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Category:Malta - BirdForum Opus

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A small and remote archipelago in the centre of the Mediterranean about 100km south of Sicily, Malta consists of three main islands, Malta itself (249 km²), Gozo (70 km²) to the northwest, and Comino (2.6 km²), between the two, and some smaller rocks and islets.

There are some significant seabird colonies but being rather remote islands, heavily populated with limited habitats the number of breeding species in Malta is very small. However, large numbers of a wide variety of species visit during passage periods.

Although Malta is not usually regarded as a birders' destination it is a popular holiday island with a good tourist infrastructure. There are interesting birds, especially during passage periods and the reserves the MOS have worked so hard to establish deserve to be visited and publicised as much as possible.

Unfortunately the Maltese are obsessed with shooting, even more so than other Mediterranean countries. Although this may be on the decline it is still a major problem and will remain so for a considerable time despite the courageous efforts of the Maltese Ornithological Society (MOS).

Malta is easily reached by air from most European cities and accommodation is plentiful. An out-of-season, and therefore inexpensive, package tour is an ideal way to see the birds of Malta.


Notable Species

A total of 382 species have been recorded in Malta but many only as vagrants. Breeding seabirds include European Storm Petrel, Cory's Shearwater and Yelkouan Shearwater and Yellow-legged Gull which share the cliffs with Rock Dove and Blue Rock Thrush and a pair or two of Peregrine Falcon may still survive.

Widespread breeding passerines include Greater Short-toed Lark, Corn Bunting and Spanish Sparrow, and small numbers of Eurasian Linnet and Eurasian Tree Sparrow. Spectacled Warbler and Sardinian Warbler are widespread breeders, Cetti's Warbler and Zitting Cisticola less so.

Passage birds include occasional herons and egrets, waders and crakes, sometimes ducks at Ghadira and the coast. Other common migrants include Common Quail, European Turtle Dove, Eurasian Scops Owl, European Nightjar and Common Cuckoo, European Bee-eater and Eurasian Hoopoe. Raptors such as European Honey Buzzard, Western Marsh Harrier and less often other harriers, Red-footed Falcon, Northern Hobby and Common Kestrel and Lesser Kestrel also occur as migrants.

Mediterranean Gull, Black-headed Gull and Lesser Black-backed Gull occur on passage and in winter around Maltese coasts and small numbers of grebes, Northern Gannet and Great Cormorant also occur,small numbers of European Golden Plover and Northern Lapwing winter on open grassland, particularly the airfields. Eurasian Dotterel and Eurasian Woodcock often occur on passage and in winter. Migrant passerines include hirundines, pipits and wagtails, Woodchat Shrike, various warblers, flycatchers and finches.

Eurasian Skylark, Meadow Pipit and wagtails, Blackcap and Common Chiffchaff and Eurasian Robin and Dunnock are common migrants that also also winter in some numbers.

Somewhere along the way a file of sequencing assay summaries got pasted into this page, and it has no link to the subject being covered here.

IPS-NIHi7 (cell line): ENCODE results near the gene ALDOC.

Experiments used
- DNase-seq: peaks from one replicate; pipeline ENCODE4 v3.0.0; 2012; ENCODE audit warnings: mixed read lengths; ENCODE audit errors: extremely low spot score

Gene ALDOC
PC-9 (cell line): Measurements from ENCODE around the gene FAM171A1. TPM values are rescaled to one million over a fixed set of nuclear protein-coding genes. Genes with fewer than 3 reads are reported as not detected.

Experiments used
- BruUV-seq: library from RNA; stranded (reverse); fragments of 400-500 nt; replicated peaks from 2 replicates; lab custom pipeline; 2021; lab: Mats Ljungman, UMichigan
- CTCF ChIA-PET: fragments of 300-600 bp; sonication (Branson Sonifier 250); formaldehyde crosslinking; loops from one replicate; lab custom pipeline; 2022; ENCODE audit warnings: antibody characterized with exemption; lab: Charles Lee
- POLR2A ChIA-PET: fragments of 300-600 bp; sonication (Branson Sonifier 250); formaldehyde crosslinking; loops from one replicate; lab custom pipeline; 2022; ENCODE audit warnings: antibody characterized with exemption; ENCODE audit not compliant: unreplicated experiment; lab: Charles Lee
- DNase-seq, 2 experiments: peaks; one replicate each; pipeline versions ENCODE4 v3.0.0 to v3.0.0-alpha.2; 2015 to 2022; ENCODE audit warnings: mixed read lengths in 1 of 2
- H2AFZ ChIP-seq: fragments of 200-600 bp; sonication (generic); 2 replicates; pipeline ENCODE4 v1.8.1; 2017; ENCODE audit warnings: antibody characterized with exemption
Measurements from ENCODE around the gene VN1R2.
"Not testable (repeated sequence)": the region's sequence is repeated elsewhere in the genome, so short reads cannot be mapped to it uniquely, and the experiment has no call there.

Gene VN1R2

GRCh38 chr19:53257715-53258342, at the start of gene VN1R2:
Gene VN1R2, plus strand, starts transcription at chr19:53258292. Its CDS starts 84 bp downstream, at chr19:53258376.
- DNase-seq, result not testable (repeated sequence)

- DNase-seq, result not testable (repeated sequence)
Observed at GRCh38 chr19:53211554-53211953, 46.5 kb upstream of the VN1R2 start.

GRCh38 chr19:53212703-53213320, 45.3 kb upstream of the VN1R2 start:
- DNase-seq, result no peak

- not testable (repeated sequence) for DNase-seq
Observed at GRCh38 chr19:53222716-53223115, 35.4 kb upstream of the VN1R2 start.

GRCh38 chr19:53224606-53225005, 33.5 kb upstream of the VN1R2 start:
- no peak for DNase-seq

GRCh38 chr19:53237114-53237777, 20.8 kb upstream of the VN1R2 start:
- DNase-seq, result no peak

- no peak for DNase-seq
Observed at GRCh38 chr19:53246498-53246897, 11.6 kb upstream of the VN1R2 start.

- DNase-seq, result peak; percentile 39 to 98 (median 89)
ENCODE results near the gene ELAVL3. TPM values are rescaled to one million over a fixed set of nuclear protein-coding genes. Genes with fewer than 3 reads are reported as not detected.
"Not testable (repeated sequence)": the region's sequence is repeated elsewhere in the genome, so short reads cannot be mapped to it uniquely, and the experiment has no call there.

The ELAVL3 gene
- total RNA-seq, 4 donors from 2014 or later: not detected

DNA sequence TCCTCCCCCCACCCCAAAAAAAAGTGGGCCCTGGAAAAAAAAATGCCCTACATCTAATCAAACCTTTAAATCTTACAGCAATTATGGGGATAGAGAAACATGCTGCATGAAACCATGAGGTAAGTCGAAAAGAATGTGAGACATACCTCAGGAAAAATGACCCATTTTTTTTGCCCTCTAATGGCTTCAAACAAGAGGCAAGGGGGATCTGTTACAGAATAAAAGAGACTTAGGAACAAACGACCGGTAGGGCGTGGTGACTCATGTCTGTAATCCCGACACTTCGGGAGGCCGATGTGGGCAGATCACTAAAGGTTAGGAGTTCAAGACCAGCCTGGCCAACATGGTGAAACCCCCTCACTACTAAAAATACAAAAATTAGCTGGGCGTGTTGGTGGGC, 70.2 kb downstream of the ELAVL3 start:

In Malta there is always the chance of rarities, often of North African or Middle Eastern origins. Vagrants have included Great White Pelican, Lanner Falcon, Saker Falcon and Sooty Falcon, Red-necked Nightjar and Egyptian Nightjar and Blue-cheeked Bee-eater.

Rare passerines such as Bar-tailed Desert Lark, Greater Hoopoe-Lark, Dupont's Lark and Temminck's Horned Lark have occurred as well as various wheatears, Rufous-tailed Scrub Robin, Moussier's Redstart, Tristram's Warbler, and Trumpeter Finch.


Birds you can see here include:

Cory's Shearwater, Yelkouan Shearwater, Little Bittern, Squacco Heron, Black-crowned Night Heron, Little Egret, Grey Heron, Purple Heron, Mallard, European Honey Buzzard, Black Kite, Western Marsh Harrier, Red-footed Falcon, Lesser Kestrel, Common Kestrel, Northern Hobby, Eleonora's Falcon, Peregrine Falcon, Common Quail, Common Moorhen, Black-winged Stilt, Little Ringed Plover, Ringed Plover, Kentish Plover, Eurasian Dotterel, European Golden Plover, Northern Lapwing, Little Stint, Curlew Sandpiper, Dunlin, Ruff, Eurasian Woodcock, Common Snipe, Common Redshank, Common Greenshank, Green Sandpiper, Wood Sandpiper, Common Sandpiper, Mediterranean Gull, Black-headed Gull, Lesser Black-backed Gull, Yellow-legged Gull, Rock Dove, European Turtle Dove, Common Cuckoo, Eurasian Scops Owl, European Nightjar, Common Swift, Common Kingfisher, European Bee-eater, European Roller, Eurasian Hoopoe, Eurasian Wryneck, Greater Short-toed Lark, Eurasian Skylark, Sand Martin, Barn Swallow, Red-rumped Swallow, Northern House Martin, Tawny Pipit, Tree Pipit, Meadow Pipit, Red-throated Pipit, Blue-headed Wagtail, Grey Wagtail, White Wagtail, Dunnock, Eurasian Robin, Common Nightingale, Common Redstart, Black Redstart, Whinchat, European Stonechat, Northern Wheatear, Blue Rock Thrush, Eurasian Blackbird, Song Thrush, Cetti's Warbler, Zitting Cisticola, Sedge Warbler, Common Reed Warbler, Great Reed Warbler, Icterine Warbler, Spectacled Warbler, Subalpine Warbler, Sardinian Warbler, Common Whitethroat, Garden Warbler, Blackcap, Wood Warbler, Common Chiffchaff, Willow Warbler, Goldcrest, Common Firecrest, Spotted Flycatcher, Collared Flycatcher, European Pied Flycatcher, Eurasian Golden Oriole, Common Starling, Spanish Sparrow, Eurasian Tree Sparrow, Chaffinch, European Serin, European Greenfinch, European Goldfinch, Eurasian Linnet, Hawfinch, Corn Bunting, Reed Bunting

External Links

Visit Malta, Official Toursit websit

Content and images originally posted by Steve